Popular real estate apps have been quietly sharing data with Facebook, reportedly even when users didn’t log into or have accounts with the social network.
Popular real estate apps have been quietly sharing data with Facebook, reportedly even when users didn’t log into or have accounts with the social network, raising questions about how much control consumers have over their personal information.
The flow of data from mobile apps to Facebook was detailed in a report from The Wall Street Journal, which singled out realtor.com. According to the report, realtor.com’s app sent Facebook information regarding the locations and prices of homes that a user viewed. The app also reportedly shared data on which listings the user favorited.
Realtor.com’s app was one of several subjected to the Journal‘s tests, which also found that the social network receives data even if a user isn’t logged into, or lacks entirely, a Facebook account. The report has since amplified concern among some industry observers that people searching listings have too little control over their data — some of which could provide clues about personal information such as incomes or savings.
But realtor.com is not the only real estate app that shares data with Facebook.
In an email Monday, a spokesperson for Zillow confirmed that the market-dominating portal shares “a very limited amount of information about our users’ home shopping activity with platforms such as Facebook to provide consumers with personalized and relevant advertising of homes that may interest them.”
“We only share with Facebook the information that’s necessary to provide tailored home shopping ads,” the spokesperson added. “We don’t share sensitive personal information with Facebook.”
Several other real estate companies and portals did not immediately respond to Inman’s request for comment.
These various privacy policies raise a number of questions, chief among them being who exactly receives this data and whether consumers — many of whom never read privacy policies or don’t understand their dense legalese language —really understand what’s going on.
In the case of realtor.com, the Journal reported, the app uses what’s called an App Event to share data with Facebook. On a page for developers, Facebook describes an App Event as an “action that takes place in your app or on your webpage such as a person installing your app or completing a purchase.”
“Facebook App Events allows you to track these events to view analytics, measure ad performance, and build audiences for ad targeting,” the page explains.
Realtor.com — which is owned by News Corp subsidiary Move Inc. — did not respond to Inman’s request for comment Monday, but told the Journal that the company follows the law and “clearly states how user information is collected and shared.”
Facebook also did not respond to Inman’s request for comment, but the company has been embroiled in privacy and data-related controversies for years now. Perhaps most notably, the company drew fire last year after analysis firm Cambridge Analytica managed to get the social network’s data while developing methods to influence voters. Lawmakers also grilled company founder Mark Zuckerberg over Facebook’s data practices during congressional hearings last April.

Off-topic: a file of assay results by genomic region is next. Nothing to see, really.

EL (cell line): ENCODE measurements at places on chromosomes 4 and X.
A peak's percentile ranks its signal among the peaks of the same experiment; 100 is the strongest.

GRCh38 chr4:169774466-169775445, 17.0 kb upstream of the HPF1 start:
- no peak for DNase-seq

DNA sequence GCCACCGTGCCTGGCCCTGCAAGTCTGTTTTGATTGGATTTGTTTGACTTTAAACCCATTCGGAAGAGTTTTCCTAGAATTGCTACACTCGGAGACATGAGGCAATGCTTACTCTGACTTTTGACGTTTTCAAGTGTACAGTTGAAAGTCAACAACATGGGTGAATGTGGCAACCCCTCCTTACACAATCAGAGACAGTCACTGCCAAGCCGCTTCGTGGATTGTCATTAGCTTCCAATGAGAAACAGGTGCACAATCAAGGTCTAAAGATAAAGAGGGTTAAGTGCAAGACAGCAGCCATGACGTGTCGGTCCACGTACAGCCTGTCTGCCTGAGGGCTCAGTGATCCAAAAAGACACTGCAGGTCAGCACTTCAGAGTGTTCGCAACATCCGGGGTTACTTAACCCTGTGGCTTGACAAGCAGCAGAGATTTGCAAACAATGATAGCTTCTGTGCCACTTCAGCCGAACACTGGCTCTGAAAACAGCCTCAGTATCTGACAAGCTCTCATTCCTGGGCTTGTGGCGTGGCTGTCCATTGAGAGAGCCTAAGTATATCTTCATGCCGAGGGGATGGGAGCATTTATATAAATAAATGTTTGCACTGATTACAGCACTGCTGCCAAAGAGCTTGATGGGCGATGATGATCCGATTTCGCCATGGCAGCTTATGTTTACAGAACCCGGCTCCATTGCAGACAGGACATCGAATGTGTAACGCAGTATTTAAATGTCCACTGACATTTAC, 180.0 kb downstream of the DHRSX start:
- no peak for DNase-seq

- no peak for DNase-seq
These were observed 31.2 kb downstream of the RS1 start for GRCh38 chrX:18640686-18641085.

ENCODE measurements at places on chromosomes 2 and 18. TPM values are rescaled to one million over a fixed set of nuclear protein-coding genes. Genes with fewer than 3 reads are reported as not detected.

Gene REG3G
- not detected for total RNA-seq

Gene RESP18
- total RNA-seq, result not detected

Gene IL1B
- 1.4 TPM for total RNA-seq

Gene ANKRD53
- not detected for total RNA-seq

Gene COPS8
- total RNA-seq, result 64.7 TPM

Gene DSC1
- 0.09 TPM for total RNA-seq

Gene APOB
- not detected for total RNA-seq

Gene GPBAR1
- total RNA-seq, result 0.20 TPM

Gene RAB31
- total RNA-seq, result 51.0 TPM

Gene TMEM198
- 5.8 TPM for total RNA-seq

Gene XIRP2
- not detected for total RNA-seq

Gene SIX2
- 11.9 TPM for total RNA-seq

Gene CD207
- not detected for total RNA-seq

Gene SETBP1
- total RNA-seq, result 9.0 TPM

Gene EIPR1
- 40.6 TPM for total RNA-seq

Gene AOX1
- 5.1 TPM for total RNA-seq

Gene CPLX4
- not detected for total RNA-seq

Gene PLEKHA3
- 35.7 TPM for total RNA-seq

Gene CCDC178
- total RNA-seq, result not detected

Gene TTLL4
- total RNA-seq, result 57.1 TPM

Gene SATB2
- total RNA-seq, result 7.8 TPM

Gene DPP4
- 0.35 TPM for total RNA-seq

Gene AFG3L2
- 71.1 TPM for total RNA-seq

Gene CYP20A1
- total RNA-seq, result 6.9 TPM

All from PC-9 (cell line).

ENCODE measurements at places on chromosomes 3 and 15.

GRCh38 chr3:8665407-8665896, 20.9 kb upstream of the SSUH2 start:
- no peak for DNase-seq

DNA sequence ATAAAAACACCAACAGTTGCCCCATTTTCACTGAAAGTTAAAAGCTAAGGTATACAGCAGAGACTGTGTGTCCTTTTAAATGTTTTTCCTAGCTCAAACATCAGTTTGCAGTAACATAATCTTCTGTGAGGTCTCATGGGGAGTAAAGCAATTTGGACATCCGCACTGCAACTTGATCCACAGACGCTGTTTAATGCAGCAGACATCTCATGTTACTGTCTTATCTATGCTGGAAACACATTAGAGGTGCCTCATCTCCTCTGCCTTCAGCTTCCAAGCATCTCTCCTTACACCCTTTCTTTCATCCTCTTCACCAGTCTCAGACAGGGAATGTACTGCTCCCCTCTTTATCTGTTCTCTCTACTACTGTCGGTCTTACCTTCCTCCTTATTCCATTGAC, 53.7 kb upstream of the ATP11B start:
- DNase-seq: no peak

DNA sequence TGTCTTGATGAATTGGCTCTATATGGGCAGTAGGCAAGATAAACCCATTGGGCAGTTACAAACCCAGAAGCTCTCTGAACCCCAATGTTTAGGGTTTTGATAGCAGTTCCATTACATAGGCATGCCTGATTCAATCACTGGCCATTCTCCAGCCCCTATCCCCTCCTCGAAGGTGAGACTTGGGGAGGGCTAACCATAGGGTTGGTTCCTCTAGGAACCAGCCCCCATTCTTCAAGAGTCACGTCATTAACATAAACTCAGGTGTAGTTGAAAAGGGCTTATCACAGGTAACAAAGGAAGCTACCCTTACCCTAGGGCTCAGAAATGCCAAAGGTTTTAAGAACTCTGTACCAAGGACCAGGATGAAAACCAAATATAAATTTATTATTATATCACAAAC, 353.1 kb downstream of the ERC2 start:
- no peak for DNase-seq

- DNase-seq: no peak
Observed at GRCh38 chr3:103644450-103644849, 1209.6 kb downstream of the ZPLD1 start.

Within the industry, however, there appears to be a growing interest in protection for both consumers and their data. Real estate consumer advocate Bill Wendel told Inman Monday that consumers seem to be more interested in their data, in part because of “cascading stories” about breaches, such as the one involving Cambridge Analytica.
The National Association of Realtors also told Inman in a statement that it “supports data privacy practices that provide notice, are transparent, and protect customer data.” The organization also believes “consumers should know when their data is collected, while businesses should be transparent enough to inform a consumer how they plan to use that information.”
“Ultimately, all businesses must be responsible stewards of customer data, and NAR will continue to support data privacy policies that support this proposition,” the statement added.
Responding to the Journal‘s report in a Medium post Monday, Wendel wrote that consumers “would be surprised — maybe shocked — to learn how real estate apps track their personal data and sell them as leads.” He went on to describe several ways in which apps track and try to predict consumer behavior, and raised the possibility of conflicts of interest, such as in the case of Zillow’s iBuyer program.
Wendel’s point was that he hopes “this is where the investigative reporting and regulatory responses begin.”
“Hopefully, these practices underline the urgent need to address real estate and smart home use cases in the scope of national privacy legislation being considered by the US Congress,” he added.